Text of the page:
On Monday, Gene Haas took some time to talk more in depth about his plans to enter Formula One as the twelfth team on the grid.
CONCORD, N.C. – Gene Haas did not mince words on Monday.
He’s determined to prove that a Formula One team made in America cannot only survive but thrive in the most competitive motorsports arena in the world.
The motivation for the 61-year-old industrialist is two-fold. Primarily, Haas, who owns one the largest CNC tool manufacturing operations, wants to market his products globally and F1 will allow him to “enhance his branding” on a greater scale than NASCAR, which is limited to North America.
“The ultimate goal is to take the image of Haas Automation and turn it into a brand that is desired and high-quality and known throughout the world,” Haas said. “The ultimate goal would be to double our sales for Haas Automation.
“I think it’s going to be positive. As an indicator, I’m using the relationship with NASCAR that we have here including the brands we have in the United States. We have a very good market share, good market penetration and it’s as simple as to replicate that overseas.”
Secondly, despite short-lived effort of the USF1 team, Haas is convinced that an American-based team can compete against the established F1 juggernauts of Europe. Haas feels that with the current F1 rules packages, the timing is right for an aspiring team to enter the series and dispel the notion that “Americans can’t do it”.
“I'm here to prove that we can do it, and we can do it with a budget and we can be efficient at it and we can win at it,” Haas said. “That's what I'm going to try. I'm not saying that I'm better than anybody else. I just have a different way of doing it, and people that I work with think differently. That, I guess, is going to be the secret to our success in this business.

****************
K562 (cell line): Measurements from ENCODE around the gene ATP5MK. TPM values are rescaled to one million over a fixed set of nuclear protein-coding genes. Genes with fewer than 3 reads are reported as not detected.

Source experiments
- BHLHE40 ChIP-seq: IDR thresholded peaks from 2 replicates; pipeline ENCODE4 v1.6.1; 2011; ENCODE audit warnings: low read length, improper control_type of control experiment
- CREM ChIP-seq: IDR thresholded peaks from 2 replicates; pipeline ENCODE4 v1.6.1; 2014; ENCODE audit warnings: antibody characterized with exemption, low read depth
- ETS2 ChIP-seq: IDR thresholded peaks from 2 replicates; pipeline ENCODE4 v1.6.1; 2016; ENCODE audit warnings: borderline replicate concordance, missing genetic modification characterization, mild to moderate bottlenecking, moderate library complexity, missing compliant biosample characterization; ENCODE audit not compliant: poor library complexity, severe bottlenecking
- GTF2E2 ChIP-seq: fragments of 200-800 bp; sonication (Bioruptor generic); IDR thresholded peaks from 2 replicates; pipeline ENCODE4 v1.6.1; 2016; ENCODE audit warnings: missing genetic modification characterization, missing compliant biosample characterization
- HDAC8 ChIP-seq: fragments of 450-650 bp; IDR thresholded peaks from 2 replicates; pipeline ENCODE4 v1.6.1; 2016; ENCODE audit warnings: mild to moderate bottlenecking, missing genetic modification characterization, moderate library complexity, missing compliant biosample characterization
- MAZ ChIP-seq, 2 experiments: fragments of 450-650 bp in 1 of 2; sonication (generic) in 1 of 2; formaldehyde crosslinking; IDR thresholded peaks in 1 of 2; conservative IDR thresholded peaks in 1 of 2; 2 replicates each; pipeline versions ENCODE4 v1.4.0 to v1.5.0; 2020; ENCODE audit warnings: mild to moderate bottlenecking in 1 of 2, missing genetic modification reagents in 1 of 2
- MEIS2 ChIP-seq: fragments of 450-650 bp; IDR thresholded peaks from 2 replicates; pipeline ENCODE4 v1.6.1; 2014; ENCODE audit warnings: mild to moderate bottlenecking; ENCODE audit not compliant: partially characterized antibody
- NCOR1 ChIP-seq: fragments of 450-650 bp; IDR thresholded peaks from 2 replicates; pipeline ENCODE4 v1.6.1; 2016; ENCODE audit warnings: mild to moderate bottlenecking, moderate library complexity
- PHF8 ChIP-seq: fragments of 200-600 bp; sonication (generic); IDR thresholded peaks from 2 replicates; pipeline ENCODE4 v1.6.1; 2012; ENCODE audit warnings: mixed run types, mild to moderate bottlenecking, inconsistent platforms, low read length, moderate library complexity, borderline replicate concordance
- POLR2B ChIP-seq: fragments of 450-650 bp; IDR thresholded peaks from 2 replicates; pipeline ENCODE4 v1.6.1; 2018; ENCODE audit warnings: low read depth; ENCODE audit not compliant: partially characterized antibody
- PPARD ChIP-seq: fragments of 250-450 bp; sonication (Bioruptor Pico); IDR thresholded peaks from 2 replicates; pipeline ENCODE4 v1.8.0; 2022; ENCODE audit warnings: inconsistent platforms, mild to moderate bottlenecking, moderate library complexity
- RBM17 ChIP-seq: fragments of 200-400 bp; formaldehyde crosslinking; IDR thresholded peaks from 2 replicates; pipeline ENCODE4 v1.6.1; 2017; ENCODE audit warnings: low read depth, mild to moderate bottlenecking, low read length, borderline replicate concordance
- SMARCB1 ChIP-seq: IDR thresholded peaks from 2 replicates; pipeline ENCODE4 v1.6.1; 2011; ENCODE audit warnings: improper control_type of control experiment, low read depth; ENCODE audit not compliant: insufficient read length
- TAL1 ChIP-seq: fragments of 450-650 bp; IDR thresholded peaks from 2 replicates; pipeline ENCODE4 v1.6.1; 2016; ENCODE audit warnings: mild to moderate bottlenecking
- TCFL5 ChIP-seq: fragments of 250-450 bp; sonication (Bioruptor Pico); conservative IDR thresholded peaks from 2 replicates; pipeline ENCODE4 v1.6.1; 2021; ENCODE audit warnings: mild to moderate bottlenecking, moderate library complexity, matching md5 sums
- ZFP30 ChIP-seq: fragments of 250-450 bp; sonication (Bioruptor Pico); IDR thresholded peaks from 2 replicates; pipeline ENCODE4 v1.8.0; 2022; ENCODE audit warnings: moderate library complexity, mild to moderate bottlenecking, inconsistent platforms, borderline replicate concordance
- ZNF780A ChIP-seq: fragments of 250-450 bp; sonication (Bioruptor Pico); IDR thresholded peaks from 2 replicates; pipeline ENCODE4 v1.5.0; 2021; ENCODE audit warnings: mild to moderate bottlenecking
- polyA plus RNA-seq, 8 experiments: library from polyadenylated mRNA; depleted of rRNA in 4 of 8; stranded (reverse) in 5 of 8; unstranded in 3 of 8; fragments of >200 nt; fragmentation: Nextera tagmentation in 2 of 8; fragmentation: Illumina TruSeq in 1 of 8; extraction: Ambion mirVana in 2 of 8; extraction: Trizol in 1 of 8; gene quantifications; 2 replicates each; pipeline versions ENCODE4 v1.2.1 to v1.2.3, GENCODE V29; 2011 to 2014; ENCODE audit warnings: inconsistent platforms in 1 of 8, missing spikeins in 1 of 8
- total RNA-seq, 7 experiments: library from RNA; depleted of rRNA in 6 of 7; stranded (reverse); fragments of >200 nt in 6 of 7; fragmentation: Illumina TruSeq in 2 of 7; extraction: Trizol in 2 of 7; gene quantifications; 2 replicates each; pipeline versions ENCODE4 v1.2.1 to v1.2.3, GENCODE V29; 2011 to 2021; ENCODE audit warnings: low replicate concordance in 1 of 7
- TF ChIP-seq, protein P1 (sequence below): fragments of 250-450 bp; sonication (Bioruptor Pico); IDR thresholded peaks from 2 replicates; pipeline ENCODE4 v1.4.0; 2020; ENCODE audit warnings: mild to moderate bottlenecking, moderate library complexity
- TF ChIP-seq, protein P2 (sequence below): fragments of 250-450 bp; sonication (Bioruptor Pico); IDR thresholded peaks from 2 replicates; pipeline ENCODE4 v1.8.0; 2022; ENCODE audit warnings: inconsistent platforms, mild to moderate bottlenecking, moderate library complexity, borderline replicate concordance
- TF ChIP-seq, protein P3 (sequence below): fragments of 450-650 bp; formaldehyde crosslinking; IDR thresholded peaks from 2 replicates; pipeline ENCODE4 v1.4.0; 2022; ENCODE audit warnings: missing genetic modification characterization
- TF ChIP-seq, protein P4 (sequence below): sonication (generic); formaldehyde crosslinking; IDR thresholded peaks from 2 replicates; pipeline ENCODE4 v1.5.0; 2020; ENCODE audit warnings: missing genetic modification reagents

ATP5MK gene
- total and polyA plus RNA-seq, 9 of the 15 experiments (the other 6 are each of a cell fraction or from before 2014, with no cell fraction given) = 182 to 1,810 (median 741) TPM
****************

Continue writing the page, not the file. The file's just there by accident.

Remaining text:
“We're going to spend our money wisely. We're going to do it with an American flair for design and efficiencies, and that's how we're going to control our costs. I don't ‑‑ we're not going to be a European‑led team. We're going to be an American‑led team and we'll do it the way we think is the most efficient.”
Yes, this is an ambitious undertaking for Haas. He wasn’t joking when asked about his budget that “it’s going to be billions and billions” to be operational. And he has just over a month to inform the FIA as to whether Haas Formula intends to race in 2015 or 2016.
“We will announce in the next weeks, four to six, I would say, what we are doing,” said Formula Haas team principal Guenther Steiner. “Then it's only eight months to go. So we need to do it rather soon.
“But we want to make the right decision. We don't want to jump and say wow, we got this one wrong and then fade.”
Certainly, Haas’ timetable will depend on the support of his technical partners. Similar to his introduction to NASCAR where he relied on Hendrick Motorsports to get up to speed, Haas will rely on the relationship of his potential F1 partners as well.
Formula Haas’ home base will be in Kannapolis, N.C. adjacent to the existing Stewart-Haas Racing shop. The company is currently adding 150,000 sq. ft. With Haas Automation satellites in Brussels and Shanghai, there is already a global base, but Haas expects to have a secondary shop in either Germany or Italy likely dependent on whether he partners with Mercedes or Ferrari. Haas will likely use Dallara for his chassis, but his eventual goal is to develop the components to compete for the Constructors championship.
As for prospective drivers, in the beginning Haas would like to use racers that are already familiar with the current engine rules package then eventually phase in American talent. Steiner would prefer not entertainment drivers searching for buy rides but rely on racers with raw talent.
For now, Haas intends on maintaining a clean car free of sponsorship outside of the Haas brand. He believes that any additional support would “dilute” his marketing strategy. However, a five-year plan is in place to “make this a profitable enterprise” and that will involve additional sponsors in order “to make money and compete”.
“I wouldn't be doing it if I thought I was going to fail,” Haas said. “But I'll try it even if I do fail, but that's the challenge of it all. The challenge of it all is proving other people wrong. That would be the greatest satisfaction is being able to go out there and do what other Americans haven't done, which is, I guess, the definition of success.”